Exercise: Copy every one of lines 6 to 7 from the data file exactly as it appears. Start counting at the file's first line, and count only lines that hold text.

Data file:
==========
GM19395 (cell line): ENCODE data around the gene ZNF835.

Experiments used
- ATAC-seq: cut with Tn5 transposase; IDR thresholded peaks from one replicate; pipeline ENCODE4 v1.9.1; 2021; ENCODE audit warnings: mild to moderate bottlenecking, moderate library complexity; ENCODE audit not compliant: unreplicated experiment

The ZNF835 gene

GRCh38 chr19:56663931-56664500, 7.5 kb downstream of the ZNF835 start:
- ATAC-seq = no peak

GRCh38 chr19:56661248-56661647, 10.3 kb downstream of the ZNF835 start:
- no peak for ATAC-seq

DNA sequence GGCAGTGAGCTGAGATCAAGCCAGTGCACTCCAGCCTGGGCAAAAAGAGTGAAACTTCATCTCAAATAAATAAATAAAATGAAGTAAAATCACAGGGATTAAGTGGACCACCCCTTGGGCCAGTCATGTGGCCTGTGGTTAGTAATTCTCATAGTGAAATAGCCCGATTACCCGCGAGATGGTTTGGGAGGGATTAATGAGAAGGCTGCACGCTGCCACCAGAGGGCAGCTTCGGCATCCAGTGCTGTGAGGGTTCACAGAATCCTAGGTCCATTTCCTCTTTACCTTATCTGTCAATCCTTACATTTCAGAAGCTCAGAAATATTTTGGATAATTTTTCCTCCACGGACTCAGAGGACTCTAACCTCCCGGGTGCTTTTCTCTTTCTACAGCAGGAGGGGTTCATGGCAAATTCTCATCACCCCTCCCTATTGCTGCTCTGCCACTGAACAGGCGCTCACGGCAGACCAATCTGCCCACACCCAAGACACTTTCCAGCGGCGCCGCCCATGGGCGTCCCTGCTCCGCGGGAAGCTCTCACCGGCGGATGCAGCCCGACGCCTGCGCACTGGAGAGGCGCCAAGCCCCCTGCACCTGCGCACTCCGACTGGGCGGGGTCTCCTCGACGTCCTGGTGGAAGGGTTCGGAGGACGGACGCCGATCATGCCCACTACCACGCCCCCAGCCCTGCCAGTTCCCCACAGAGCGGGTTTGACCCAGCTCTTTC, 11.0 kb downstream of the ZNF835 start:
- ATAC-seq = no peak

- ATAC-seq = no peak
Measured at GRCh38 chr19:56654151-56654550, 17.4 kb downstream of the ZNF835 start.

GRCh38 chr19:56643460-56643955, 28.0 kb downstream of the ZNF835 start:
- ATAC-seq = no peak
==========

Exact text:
- ATAC-seq = no peak

GRCh38 chr19:56661248-56661647, 10.3 kb downstream of the ZNF835 start: